The first was one from my mom. She said in the crib you put a mattress protector, then fitted sheet. Then mattress protector and sheet. That way in the middle of the night if the baby has an accident. And your exhausted and can’t see strait anymore, you can pull of the solid layer and have a fresh layer underneath

    Second invest in a GOOD collapsible wagon. You will use it for years, they fold flat and their light weight. Kids will not always want to walk, and you will use it for use stuff as they age like haloing their soccer gear, or trick or treating. One brand I heard the most was MAC

  17. Wow! I’m happy for you! Don’t forget to sign that child up for Spanish lessons with Uncle Dan in Taipei, Taiwan.

    Even though I live in a place with pretty amazing health care and medical insurance, I’m still wowed by the level of English language care you got as (if I understood you correctly) an uninsured patient in Thailand.

    So how will your new Mom and Dad jobs fit in with the logistics of your FIRE lifestyle that includes so much traveling?

    Best wishes from Taipei, Taiwan–bring that child over for some free Spanish lessons from his American uncle!

    Dan V
    Taipei

  18. Loads of Congratualtions to you both for the beautiful new addition to the family. I am eager to see how this will influence your future choices. Whateever you choose, I wish you all the best on this brand new journey as a family.

  19. Glad I am not alone in calling it boob juice.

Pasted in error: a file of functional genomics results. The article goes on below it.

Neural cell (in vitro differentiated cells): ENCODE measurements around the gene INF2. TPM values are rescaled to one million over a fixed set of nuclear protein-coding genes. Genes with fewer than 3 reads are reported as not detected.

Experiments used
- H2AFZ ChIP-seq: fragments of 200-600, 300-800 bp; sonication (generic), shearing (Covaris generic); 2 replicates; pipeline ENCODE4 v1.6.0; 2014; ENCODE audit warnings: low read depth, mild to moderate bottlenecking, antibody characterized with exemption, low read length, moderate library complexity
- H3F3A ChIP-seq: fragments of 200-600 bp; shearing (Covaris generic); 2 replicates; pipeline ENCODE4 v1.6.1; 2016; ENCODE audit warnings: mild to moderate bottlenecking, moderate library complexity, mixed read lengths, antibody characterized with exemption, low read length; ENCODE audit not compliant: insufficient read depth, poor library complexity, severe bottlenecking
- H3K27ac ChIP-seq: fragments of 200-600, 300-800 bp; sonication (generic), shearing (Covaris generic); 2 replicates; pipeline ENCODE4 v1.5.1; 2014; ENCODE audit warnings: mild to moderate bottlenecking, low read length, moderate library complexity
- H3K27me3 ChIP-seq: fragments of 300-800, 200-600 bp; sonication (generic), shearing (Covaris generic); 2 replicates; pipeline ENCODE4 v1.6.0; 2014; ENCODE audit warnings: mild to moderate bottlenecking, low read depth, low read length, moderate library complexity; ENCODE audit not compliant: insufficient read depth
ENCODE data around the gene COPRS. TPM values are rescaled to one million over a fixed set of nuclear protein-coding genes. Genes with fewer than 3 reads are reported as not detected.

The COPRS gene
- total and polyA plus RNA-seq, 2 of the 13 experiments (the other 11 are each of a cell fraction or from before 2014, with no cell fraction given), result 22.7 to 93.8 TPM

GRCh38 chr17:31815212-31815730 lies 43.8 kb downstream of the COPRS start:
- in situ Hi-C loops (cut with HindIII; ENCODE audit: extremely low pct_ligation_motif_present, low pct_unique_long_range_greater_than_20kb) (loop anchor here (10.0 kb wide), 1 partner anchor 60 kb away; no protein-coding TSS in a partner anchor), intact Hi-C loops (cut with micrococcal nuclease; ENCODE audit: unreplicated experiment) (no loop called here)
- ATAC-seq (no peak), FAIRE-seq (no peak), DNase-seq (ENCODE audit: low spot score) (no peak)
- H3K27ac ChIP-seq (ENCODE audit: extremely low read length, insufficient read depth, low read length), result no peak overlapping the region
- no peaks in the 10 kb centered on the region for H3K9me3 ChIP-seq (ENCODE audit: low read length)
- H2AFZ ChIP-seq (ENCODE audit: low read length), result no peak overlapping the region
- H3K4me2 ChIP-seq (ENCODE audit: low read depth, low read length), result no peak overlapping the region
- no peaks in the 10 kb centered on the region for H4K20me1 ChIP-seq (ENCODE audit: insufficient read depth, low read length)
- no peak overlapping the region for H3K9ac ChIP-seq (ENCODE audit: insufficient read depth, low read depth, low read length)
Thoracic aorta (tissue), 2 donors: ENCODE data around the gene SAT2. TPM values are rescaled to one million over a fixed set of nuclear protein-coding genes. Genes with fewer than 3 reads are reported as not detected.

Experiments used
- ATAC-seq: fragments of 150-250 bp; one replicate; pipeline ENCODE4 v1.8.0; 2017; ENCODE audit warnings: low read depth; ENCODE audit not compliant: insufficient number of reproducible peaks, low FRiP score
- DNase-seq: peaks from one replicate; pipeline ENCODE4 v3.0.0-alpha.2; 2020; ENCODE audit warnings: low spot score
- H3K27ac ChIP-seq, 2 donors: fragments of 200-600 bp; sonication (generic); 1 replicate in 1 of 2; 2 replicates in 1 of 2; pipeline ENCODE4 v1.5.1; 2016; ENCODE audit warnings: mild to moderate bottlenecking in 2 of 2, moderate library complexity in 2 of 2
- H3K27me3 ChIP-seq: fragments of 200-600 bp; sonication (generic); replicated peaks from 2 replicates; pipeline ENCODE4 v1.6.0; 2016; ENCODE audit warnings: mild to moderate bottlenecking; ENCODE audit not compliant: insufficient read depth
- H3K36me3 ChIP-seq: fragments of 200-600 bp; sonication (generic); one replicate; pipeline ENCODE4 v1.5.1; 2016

Our little one was conceived during the height of the Delta variant in Transylvania while we were in quarantine after a wedding. My advice; travel is easiest before 9 months old, after that they can get very impatient on long trips. Also time travel with normal sleep schedules, far less exhausting than travel during the day. We squeezed in five countries, but the flight home from Rome was 10 hours of exhausting play to keep our almost toddler in a good mood. For now sticking within 2 hours of the house, which is fine when you live in the Yukon 🙂

  20. Again, so excited for you 💗 We did a lot of skin on skin, MB only in a diaper for a lot of the first year, supposed to increase bonding, and yay less laundry. South Asian in laws had lots of unhelpful comments about this, we ignored them 😘

  21. Congrats! I’ve never travelled while pregnant but I did go to Italy with my sister who was seven months pregnant (her doctor said it’d be fine 🤷🏻‍♀️, well I guess it was so who knows). Anyways, Italians loooove pregnant people and we got to skip to the front of most lines and there were people chasing her down the street trying to get her to eat at their restaurants. Highly recommend Italy while pregnant. Plus fetuses love pasta and gelato.

  22. CONGRATS! i can’t wait to hear more about how you navigate this journey. i’m expecting my first little one soon and am sooo curious to see how it shifts our fire plans.

  23. Congrats! The hardest most precious thing you will ever do and yes… I’ve read your book and know that is saying a lot.

    Sleep and honor your body.

    It’s a gift.💛

  24. Traveling while pregnant turned out to be a real problem in the USA. A Canadian traveling to the US needs health insurance (and some nose plugs for all the Trump smellyness).

    US hospitals are insanely expensive.

    Problem was, when we read the fine print, pregnancy was considered a pre existing condition and so was uninsured.

    If anything went wrong, we would be on the hook for like 100K US or more in hospital bills.

    Totally ruined our trip, that we had to cancel.